FAIRFIELD — Marine Corps aviator Warren MacQuarrie had just gotten some shuteye after coming back from a 12-hour-long mission raiding Japanese shipping around Kyushu when he got word that the war was over.
Army Air Force flier Walter McDaniel was on a ship back from the war in Europe “two days out of Boston on our way to the Pacific” when he got the word.
Navy Ensign Bill Gum was aboard the light cruiser USS Amsterdam in a task force off of Japan when the Japanese surrendered.
“All the ships broke out their large battle flags,” Gum said of the Navy responded to the news.
Seventy years to the day after the Japanese signed surrender documents on the deck of the USS Missouri, MacQuarrie, McDaniel and Gum joined 47 veterans of World War II to commemorate the last act of the war.
Even though fighting ended in the Pacific on Aug. 15, 1945, the final surrender was not signed in Tokyo Bay until Sept. 2, which would be Sept. 1 in California because of the International Dateline.
The veterans, their wives and the widows of World War II veterans who had died were feted with a dinner and recognition ceremony Tuesday night in Rawlinson Hall at Paradise Valley Estates.
“It was probably the most significant event in the history of the world,” said H.A. “Spike” Flertzheim, a World War II veteran and one of the event’s organizers. “We needed to honor these people, the surviving ones, and those who have gone before through their widows.”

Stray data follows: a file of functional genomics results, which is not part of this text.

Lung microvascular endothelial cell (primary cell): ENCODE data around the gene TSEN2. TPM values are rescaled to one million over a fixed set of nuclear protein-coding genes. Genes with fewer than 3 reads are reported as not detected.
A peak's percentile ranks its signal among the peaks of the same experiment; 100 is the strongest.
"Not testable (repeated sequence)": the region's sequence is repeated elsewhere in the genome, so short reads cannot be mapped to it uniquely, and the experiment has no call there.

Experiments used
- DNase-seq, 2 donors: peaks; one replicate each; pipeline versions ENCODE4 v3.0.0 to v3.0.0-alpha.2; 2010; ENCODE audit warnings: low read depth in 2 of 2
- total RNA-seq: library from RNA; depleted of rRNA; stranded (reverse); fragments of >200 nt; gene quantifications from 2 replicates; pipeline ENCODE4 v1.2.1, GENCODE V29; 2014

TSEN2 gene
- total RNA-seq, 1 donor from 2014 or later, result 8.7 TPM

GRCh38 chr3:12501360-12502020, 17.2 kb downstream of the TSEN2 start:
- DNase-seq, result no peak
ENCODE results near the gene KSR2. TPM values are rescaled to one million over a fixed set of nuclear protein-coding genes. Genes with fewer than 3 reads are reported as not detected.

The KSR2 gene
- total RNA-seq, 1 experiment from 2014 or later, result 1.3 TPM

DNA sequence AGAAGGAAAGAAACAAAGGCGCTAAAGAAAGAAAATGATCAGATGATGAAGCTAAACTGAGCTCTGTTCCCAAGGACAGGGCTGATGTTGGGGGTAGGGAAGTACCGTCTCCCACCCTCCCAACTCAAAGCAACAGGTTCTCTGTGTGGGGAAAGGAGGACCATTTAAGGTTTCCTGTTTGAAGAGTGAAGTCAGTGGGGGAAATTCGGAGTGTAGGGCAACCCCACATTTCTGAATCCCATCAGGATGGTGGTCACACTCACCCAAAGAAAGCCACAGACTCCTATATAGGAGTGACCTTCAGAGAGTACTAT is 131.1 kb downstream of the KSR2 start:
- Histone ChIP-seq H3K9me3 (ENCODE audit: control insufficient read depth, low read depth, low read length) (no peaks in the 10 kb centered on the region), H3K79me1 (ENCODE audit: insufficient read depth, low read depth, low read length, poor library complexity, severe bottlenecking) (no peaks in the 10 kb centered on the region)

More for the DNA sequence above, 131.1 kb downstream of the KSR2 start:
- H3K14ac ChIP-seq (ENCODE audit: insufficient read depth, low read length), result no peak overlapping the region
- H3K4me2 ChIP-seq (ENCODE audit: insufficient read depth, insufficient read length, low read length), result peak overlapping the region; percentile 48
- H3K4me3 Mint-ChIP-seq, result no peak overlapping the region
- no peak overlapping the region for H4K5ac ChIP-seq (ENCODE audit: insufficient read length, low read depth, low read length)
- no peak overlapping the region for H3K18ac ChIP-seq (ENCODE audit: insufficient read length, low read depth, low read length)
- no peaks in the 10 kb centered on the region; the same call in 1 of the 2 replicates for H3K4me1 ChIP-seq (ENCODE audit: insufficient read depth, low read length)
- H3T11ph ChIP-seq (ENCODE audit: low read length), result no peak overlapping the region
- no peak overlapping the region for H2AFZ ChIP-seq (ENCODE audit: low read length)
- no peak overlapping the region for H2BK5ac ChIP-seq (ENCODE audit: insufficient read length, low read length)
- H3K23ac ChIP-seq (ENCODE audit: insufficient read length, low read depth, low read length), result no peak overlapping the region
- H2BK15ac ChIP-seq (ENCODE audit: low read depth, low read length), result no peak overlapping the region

The veterans were treated to dinner, a video of the war and a laudatory speech by Flertzheim, recognizing each veteran by when they entered the service, the oldest of whom joined the colors in 1937.
Flertzheim described himself as the most junior of the veterans who graduated high school in June 1945 “and was in Army khakis a few days later.”
“I did not make the historic contributions that you made,” Flertzheim told his peers, “your contributions to America and to the free world.”
He said that his peers had grown up during the Great Depression and were accustomed to hard times and sacrifice.
“You signed up when needed and made the sacrifices that you were called on to make,” Flertzheim said. “Your generation made an inspiring legacy.”
Nine of those present served through the entire war, such as Navy Capt. Irving Cockcroft who joined the Navy in August 1941, four months before Pearl Harbor, because he wanted to fly.
Cockcroft spent most of his war in the North Atlantic, hunting down U-boats as an aviator in a Navy hunter-killer group that scored the second-highest number of sinkings.
“We got our share,” said Cockcroft, whose Navy career lasted 32 years before he hung up his uniform.
MacQuarrie was stationed on Okinawa flying a modified ship-busting B-25 Mitchell and called the news of the surrender “wonderful news.”
“We were very pleased,” MacQuarrie said. He said that the atomic bombs saved a lot of American lives that would have been lost in an invasion of Japan.
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